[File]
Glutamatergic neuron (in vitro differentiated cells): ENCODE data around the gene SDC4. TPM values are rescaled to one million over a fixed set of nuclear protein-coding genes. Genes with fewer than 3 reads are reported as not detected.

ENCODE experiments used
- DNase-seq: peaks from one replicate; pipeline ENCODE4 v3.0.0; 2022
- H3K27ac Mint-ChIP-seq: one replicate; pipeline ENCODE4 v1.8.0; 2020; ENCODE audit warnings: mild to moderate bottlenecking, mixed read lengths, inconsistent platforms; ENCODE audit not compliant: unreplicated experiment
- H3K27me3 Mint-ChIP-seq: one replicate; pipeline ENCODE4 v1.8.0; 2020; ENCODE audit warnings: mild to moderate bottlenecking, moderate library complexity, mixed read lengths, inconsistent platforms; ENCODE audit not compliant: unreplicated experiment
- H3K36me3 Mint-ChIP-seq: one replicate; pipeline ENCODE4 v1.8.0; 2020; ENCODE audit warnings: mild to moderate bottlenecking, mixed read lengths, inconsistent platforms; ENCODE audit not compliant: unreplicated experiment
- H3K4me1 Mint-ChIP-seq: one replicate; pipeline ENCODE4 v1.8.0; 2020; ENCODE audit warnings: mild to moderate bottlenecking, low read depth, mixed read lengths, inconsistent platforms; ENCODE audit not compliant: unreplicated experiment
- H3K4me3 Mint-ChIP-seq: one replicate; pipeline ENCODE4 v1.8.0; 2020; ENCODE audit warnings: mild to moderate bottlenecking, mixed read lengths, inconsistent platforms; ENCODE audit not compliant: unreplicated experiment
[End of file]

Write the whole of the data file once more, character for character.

Glutamatergic neuron (in vitro differentiated cells): ENCODE data around the gene SDC4. TPM values are rescaled to one million over a fixed set of nuclear protein-coding genes. Genes with fewer than 3 reads are reported as not detected.

ENCODE experiments used
- DNase-seq: peaks from one replicate; pipeline ENCODE4 v3.0.0; 2022
- H3K27ac Mint-ChIP-seq: one replicate; pipeline ENCODE4 v1.8.0; 2020; ENCODE audit warnings: mild to moderate bottlenecking, mixed read lengths, inconsistent platforms; ENCODE audit not compliant: unreplicated experiment
- H3K27me3 Mint-ChIP-seq: one replicate; pipeline ENCODE4 v1.8.0; 2020; ENCODE audit warnings: mild to moderate bottlenecking, moderate library complexity, mixed read lengths, inconsistent platforms; ENCODE audit not compliant: unreplicated experiment
- H3K36me3 Mint-ChIP-seq: one replicate; pipeline ENCODE4 v1.8.0; 2020; ENCODE audit warnings: mild to moderate bottlenecking, mixed read lengths, inconsistent platforms; ENCODE audit not compliant: unreplicated experiment
- H3K4me1 Mint-ChIP-seq: one replicate; pipeline ENCODE4 v1.8.0; 2020; ENCODE audit warnings: mild to moderate bottlenecking, low read depth, mixed read lengths, inconsistent platforms; ENCODE audit not compliant: unreplicated experiment
- H3K4me3 Mint-ChIP-seq: one replicate; pipeline ENCODE4 v1.8.0; 2020; ENCODE audit warnings: mild to moderate bottlenecking, mixed read lengths, inconsistent platforms; ENCODE audit not compliant: unreplicated experiment